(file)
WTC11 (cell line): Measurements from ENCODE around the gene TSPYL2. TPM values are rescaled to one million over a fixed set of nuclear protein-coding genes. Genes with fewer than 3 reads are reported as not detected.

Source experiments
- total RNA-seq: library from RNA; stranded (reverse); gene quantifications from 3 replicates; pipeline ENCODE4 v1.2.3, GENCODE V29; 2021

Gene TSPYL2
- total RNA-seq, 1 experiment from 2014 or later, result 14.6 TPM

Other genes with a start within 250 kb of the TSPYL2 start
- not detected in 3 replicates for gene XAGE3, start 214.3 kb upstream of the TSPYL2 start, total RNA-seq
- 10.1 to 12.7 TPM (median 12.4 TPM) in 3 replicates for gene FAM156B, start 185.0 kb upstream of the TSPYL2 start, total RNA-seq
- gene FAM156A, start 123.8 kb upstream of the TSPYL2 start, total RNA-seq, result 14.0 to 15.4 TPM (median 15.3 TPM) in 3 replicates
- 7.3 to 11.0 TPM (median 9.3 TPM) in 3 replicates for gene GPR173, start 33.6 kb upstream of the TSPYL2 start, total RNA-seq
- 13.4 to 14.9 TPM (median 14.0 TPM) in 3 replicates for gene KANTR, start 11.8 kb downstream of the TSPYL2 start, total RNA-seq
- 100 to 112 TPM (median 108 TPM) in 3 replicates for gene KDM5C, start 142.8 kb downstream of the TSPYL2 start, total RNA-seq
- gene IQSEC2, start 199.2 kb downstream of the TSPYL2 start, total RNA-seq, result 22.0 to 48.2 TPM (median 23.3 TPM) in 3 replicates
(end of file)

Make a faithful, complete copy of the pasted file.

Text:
WTC11 (cell line): Measurements from ENCODE around the gene TSPYL2. TPM values are rescaled to one million over a fixed set of nuclear protein-coding genes. Genes with fewer than 3 reads are reported as not detected.

Source experiments
- total RNA-seq: library from RNA; stranded (reverse); gene quantifications from 3 replicates; pipeline ENCODE4 v1.2.3, GENCODE V29; 2021

Gene TSPYL2
- total RNA-seq, 1 experiment from 2014 or later, result 14.6 TPM

Other genes with a start within 250 kb of the TSPYL2 start
- not detected in 3 replicates for gene XAGE3, start 214.3 kb upstream of the TSPYL2 start, total RNA-seq
- 10.1 to 12.7 TPM (median 12.4 TPM) in 3 replicates for gene FAM156B, start 185.0 kb upstream of the TSPYL2 start, total RNA-seq
- gene FAM156A, start 123.8 kb upstream of the TSPYL2 start, total RNA-seq, result 14.0 to 15.4 TPM (median 15.3 TPM) in 3 replicates
- 7.3 to 11.0 TPM (median 9.3 TPM) in 3 replicates for gene GPR173, start 33.6 kb upstream of the TSPYL2 start, total RNA-seq
- 13.4 to 14.9 TPM (median 14.0 TPM) in 3 replicates for gene KANTR, start 11.8 kb downstream of the TSPYL2 start, total RNA-seq
- 100 to 112 TPM (median 108 TPM) in 3 replicates for gene KDM5C, start 142.8 kb downstream of the TSPYL2 start, total RNA-seq
- gene IQSEC2, start 199.2 kb downstream of the TSPYL2 start, total RNA-seq, result 22.0 to 48.2 TPM (median 23.3 TPM) in 3 replicates